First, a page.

The outstanding German super estate, Audi RS6 leasing goes beyond all expectations to deliver one of the most brutish yet refined driving experiences on the market today. Powering this rapid, luxury auto on to a limited top speed of 155mph (very quickly) and offering a 0-62 time of just 3.9 seconds is Audi's famed 4.0ltr 560 bhp V8, beautifully matched to present the RS6 with impeccable handling and responsive steering and braking.
Taking on other elite estates, such as Mercedes' E63 AMG estate, the RS6 proves itself as possibly the best performance estate car available today and looks towards achieving the unmistakeable, ultimate title for itself. As always with Audi, their attention to detail, precise engineering and terrific build quality all confirm the sophistication of this superior brand. For those considering Audi RS6 lease deals we are here to answer your questions, contact us today.
Up front, you get a 560PS twin turbocharged V8 sending drive to all four wheels in Audi's time-honoured quattro tradition with a ferocious punch that makes the car as quick to 62mph as a Lamborghini Gallardo. Yet there's space for five and 565-litres of luggage space in the back. Your Labrador may not like the result of this highly compelling technological package, but the driver in you certainly will.
Does the luxury estate segment really need contenders offering the option of supercar performance? Audi thinks so. The third generation RS6 is the quickest model of its kind – as all its predecessors have been.
The 'world's fastest estate car' billing kind of clues you in to what to expect from the Audi RS 6, but even knowing that fact ahead of driving it won't prepare you for quite how brutal and inexorable its power delivery is. Nothing can. Not even the aggressive body styling or subtle sporting cues like the flat-bottomed steering wheel and hip-hugging seats oversell this car's ability. If anything, this is a model that masks its performance somewhat, a supercar in disguise if you will. With a mask that will drop as soon as you press the throttle pedal to the carpet?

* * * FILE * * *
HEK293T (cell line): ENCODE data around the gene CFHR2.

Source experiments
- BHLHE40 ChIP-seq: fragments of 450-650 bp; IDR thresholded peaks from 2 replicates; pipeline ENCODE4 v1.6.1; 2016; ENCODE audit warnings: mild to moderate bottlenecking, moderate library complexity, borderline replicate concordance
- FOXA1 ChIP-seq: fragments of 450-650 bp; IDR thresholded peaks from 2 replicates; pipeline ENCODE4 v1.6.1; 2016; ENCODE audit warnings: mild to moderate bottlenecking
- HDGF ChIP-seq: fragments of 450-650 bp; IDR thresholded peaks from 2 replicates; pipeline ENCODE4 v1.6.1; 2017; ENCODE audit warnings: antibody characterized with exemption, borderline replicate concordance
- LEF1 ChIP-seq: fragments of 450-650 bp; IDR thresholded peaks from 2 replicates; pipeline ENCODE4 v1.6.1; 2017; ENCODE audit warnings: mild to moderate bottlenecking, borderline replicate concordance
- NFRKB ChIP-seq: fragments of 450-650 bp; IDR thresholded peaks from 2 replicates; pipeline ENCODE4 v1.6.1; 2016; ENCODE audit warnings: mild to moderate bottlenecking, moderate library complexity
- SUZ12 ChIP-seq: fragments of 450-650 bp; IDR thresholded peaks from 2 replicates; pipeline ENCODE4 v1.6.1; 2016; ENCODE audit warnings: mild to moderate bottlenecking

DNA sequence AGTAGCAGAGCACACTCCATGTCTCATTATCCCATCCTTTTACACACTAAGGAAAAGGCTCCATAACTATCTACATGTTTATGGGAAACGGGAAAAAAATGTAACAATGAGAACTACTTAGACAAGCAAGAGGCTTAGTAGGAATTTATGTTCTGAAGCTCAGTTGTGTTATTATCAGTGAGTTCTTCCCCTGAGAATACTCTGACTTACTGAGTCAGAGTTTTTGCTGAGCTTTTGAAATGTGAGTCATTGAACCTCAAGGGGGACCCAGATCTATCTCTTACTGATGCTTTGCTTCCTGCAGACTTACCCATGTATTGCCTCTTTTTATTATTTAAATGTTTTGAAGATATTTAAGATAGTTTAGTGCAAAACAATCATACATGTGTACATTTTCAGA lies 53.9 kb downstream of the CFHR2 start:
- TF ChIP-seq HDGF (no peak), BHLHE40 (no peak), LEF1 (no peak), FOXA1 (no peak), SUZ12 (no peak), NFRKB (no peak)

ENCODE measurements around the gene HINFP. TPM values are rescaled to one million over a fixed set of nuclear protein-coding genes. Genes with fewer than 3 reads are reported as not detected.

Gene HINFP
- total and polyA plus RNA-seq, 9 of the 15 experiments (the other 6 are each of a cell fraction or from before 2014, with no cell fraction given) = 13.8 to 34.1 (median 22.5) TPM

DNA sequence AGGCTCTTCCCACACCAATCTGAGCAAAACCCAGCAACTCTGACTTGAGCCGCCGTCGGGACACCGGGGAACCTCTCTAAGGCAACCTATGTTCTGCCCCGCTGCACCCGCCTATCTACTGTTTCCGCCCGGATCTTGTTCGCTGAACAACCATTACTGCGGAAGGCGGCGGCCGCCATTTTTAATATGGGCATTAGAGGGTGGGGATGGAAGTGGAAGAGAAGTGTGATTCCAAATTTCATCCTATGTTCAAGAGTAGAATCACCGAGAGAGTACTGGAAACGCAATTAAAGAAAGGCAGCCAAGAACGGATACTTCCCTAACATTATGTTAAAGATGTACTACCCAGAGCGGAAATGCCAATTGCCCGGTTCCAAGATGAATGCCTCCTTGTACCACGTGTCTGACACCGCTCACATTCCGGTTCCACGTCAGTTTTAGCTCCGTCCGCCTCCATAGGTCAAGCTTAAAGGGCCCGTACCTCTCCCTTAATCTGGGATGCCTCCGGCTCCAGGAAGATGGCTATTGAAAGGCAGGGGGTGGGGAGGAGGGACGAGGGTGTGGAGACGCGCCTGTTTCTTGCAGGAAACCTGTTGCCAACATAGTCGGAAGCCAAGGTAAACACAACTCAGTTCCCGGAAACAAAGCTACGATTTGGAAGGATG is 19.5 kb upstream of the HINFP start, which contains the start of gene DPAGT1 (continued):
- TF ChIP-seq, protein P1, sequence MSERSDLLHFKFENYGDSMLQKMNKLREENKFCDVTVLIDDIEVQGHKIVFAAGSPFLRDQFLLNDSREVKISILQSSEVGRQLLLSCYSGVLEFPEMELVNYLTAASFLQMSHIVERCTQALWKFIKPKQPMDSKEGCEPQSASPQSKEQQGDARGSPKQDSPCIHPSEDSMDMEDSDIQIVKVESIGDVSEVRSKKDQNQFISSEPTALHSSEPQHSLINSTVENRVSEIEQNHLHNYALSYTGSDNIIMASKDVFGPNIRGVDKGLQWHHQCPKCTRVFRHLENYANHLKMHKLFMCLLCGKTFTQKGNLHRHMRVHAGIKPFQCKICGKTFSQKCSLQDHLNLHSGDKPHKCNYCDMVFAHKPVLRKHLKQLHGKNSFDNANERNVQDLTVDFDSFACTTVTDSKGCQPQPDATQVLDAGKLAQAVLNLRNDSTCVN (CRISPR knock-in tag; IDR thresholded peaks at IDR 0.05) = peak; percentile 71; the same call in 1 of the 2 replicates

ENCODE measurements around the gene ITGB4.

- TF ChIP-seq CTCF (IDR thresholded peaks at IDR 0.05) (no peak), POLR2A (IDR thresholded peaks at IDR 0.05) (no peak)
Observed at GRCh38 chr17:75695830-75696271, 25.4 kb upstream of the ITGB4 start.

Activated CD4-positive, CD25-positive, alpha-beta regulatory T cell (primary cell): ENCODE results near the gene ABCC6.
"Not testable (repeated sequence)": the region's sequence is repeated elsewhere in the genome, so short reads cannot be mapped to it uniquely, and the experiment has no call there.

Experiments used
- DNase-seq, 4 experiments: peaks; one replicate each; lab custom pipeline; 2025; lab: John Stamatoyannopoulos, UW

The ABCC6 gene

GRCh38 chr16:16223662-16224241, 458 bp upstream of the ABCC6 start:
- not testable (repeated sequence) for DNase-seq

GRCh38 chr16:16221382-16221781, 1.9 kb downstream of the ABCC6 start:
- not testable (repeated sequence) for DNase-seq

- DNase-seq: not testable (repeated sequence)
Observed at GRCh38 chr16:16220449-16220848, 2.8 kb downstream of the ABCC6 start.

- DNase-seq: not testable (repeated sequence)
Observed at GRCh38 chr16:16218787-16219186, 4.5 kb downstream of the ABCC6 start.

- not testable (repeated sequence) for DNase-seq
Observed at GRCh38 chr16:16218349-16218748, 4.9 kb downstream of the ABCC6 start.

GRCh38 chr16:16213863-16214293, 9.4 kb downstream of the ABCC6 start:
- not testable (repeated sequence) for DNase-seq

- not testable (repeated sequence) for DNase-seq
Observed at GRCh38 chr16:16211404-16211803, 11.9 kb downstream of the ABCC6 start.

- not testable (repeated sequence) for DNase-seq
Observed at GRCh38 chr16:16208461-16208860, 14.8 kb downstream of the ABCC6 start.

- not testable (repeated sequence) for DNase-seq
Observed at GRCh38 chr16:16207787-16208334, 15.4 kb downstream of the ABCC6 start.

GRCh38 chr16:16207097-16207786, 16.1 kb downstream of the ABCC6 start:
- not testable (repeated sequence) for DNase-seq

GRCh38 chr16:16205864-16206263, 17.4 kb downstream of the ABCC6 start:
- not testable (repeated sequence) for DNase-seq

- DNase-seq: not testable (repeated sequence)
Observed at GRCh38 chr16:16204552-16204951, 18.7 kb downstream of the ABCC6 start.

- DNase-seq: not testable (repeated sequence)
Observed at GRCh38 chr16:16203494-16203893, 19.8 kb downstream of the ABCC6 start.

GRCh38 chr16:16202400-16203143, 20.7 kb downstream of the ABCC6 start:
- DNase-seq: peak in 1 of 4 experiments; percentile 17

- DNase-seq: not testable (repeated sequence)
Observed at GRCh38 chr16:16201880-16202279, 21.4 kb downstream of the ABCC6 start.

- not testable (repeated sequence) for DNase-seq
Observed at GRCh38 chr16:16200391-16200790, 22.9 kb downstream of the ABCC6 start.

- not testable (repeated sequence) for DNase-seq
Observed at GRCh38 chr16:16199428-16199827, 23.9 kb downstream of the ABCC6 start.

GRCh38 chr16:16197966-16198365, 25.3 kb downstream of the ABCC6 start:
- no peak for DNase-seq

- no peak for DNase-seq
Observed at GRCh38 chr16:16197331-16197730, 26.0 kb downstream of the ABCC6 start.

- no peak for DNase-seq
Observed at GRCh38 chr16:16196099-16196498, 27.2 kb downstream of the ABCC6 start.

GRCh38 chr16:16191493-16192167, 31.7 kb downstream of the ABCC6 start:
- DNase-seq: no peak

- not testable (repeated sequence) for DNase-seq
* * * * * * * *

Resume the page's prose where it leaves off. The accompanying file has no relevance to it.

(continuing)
It’s true that the RS 6 must walk a fine line when it comes to exterior design, subtle enough not to draw unwelcome attention but aggressive enough to please those in the know. Job done I’d say. To the uninformed, it looks like a big Audi estate with some shiny bits. True enthusiasts though, will spot the numerous RS-specific design details, like the matte black honeycomb radiator grille at the front with its matching matte-aluminium door mirror housings.
Moving round to the side, you get a set of handsome 20-inch seven-spoke forged alloys as standard, although there is this 21-inch option that I'd personally forgo for the sake of ride quality. The subtly blistered wheel arches and side sill extensions give the car a planted, pugnacious stance, while the small roof spoiler is a nod to the RS 6’s trademark high speed stability. The finishing flourish is a rear diffuser framed by a pair of oval tailpipes. If you want to go really stealthy, badge delete is a no-cost option. I'm not sure how much Audi would charge for a 1. 6 TDI badge.